Gardaí land ready made list of suspects after seizing catalytic converters

Detective’s hunch prompted search of van in which large haul was discovered

Gardaí recovered €10,000 in cash from man driving van as well as a list  detailing where he had collected 400 catalytic converters. Photograph: iStock

Gardaí recovered €10,000 in cash from man driving van as well as a list detailing where he had collected 400 catalytic converters. Photograph: iStock


A chance decision by a garda detective to stop a van in Co Wicklow has resulted in an international investigation into suspected catalytic converter theft after the chief suspect was found with a list of his suppliers on his person.

The suspect was carrying a list detailing where he had collected 400 catalytic converters worth up to €400,000, based on Garda valuations for stolen convertors.

Gardaí from the Wicklow Detective Unit searched the van and found the haul after the driver was stopped based on a hunch of one of the detectives.

The list the suspect was carrying contained the details of more than 20 people in the Republic who had supplied him with catalytic convertors.

Thefts of convertors have surged to unprecedented levels over the past two years as the market price of the precious metals in the convertors has soared. There were 1,014 thefts in the first 9½ months of last year compared to just 96 in 2018.

The driver of the van arrested in Wicklow, who is from Lithuania, had driven from Louth to Clare making collections on the day he was stopped. He was arrested on suspicion the catalytic converters he was carrying were stolen. Over €10,000 cash was seized from him.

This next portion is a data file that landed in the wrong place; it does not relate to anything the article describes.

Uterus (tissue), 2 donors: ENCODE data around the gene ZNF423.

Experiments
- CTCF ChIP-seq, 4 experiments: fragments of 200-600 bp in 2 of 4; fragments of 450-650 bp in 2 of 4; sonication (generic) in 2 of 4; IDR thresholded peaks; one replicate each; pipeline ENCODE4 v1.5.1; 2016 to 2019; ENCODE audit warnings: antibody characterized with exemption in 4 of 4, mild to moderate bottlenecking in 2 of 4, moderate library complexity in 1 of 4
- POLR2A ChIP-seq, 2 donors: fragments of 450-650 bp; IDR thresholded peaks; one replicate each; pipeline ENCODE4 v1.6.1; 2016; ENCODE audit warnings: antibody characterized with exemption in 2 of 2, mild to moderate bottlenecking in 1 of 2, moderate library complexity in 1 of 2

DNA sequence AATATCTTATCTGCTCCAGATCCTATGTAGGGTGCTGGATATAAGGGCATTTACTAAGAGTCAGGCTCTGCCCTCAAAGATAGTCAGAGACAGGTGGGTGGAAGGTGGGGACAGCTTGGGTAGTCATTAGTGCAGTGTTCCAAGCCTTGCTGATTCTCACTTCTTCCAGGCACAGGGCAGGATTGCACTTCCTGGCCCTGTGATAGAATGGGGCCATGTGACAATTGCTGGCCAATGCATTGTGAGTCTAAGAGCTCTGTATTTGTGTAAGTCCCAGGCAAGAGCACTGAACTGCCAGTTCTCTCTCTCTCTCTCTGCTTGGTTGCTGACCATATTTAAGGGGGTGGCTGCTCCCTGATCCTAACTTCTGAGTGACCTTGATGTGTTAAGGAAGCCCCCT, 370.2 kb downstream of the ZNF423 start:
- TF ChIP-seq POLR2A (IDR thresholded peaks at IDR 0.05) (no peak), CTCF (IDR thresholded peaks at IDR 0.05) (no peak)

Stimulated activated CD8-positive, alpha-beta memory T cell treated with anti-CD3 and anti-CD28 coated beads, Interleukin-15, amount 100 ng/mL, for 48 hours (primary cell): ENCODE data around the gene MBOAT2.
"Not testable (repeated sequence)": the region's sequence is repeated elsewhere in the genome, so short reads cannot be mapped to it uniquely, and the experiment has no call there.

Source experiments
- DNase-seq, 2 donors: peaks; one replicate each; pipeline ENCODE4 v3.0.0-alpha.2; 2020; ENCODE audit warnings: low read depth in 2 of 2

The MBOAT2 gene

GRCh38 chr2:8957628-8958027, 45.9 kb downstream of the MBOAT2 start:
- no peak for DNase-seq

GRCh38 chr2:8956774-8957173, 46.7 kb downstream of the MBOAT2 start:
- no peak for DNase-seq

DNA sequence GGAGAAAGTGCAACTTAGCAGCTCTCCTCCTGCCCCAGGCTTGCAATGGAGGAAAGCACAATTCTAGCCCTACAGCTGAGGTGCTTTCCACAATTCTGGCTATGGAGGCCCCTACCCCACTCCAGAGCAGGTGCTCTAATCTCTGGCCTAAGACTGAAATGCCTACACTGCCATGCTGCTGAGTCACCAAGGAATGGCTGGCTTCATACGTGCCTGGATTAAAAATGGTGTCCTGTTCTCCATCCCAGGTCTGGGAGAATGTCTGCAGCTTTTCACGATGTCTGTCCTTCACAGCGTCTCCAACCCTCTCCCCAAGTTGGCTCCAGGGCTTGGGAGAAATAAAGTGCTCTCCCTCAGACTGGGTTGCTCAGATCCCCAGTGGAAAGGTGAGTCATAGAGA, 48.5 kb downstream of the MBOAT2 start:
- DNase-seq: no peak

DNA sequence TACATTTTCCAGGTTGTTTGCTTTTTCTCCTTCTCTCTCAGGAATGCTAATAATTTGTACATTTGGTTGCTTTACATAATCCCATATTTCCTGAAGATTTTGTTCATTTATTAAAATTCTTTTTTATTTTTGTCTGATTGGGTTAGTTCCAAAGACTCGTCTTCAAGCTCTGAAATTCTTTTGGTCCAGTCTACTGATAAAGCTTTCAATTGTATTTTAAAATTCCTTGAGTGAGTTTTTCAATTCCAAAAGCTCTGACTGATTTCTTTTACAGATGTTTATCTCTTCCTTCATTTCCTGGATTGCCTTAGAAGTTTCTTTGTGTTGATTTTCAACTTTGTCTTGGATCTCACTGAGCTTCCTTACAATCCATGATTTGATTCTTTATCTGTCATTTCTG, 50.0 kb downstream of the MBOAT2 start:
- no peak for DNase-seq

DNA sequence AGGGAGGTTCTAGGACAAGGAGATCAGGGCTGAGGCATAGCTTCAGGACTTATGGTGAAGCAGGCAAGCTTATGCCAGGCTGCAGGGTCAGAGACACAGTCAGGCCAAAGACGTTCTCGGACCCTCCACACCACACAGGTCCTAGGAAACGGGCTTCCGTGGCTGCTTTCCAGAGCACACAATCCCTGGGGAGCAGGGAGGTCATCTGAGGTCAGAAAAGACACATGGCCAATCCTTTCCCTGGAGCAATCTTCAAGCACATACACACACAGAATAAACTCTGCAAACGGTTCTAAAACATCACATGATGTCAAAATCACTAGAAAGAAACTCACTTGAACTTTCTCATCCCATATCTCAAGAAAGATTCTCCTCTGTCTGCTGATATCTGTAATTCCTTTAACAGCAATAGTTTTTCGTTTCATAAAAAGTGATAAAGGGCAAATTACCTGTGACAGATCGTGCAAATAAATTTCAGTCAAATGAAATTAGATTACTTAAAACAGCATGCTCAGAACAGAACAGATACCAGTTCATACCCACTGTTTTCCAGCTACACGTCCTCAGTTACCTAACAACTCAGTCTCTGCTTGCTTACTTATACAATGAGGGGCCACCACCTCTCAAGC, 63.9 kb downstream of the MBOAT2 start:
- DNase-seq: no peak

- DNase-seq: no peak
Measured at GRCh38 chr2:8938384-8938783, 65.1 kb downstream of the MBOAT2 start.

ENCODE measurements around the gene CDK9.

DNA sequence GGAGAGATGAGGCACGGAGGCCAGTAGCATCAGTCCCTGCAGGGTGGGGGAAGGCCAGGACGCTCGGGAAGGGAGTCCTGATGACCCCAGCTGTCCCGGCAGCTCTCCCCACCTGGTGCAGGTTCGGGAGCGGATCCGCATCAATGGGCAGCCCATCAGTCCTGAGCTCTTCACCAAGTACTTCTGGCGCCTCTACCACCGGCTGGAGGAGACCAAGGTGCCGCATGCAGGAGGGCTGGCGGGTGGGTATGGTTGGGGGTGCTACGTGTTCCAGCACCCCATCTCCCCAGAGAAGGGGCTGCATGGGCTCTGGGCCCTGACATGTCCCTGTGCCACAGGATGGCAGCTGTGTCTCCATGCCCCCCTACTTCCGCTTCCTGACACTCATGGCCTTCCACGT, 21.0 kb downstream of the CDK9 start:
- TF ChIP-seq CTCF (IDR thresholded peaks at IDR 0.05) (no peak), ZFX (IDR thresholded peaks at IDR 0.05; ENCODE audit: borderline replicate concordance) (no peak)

The list of his suppliers and collection points was taken by gardaí as evidence. Gardaí are now investigating every person on the list to determine their role, if any, in stealing catalytic converters or trading in stolen converters.

Gardaí have established the suspect arrested in Wicklow works for a UK company dealing in scrap metals. They believe the converters were being collected in Ireland, with the intention of bringing them to the UK for smelting so the valuable metals in the converters could be extracted.

When gardaí contacted police in the UK, they were already aware of the company the man was working for and were examining it. Detectives in the Republic are also investigating suspected links between the UK firm and a company in north Dublin linked to the seizure of over 2,000 catalytic converters by gardaí earlier this year.

However, gardaí say the investigations are complex and time consuming as most individuals and companies suspected of trading in stolen convertors are also involved in legitimate transactions.

The same sources said it was very difficult to link a seized convertor to a specific vehicle to determine if it was stolen or legitimate scrap.

However, the suspect arrested in Wicklow and those in the separate case in Dublin were under investigation under both criminal legislation and waste management laws.

The Waste Enforcement Regional Lead Authorities (Werla), which enforces waste management laws, are also involved in the investigations with An Garda Síochána.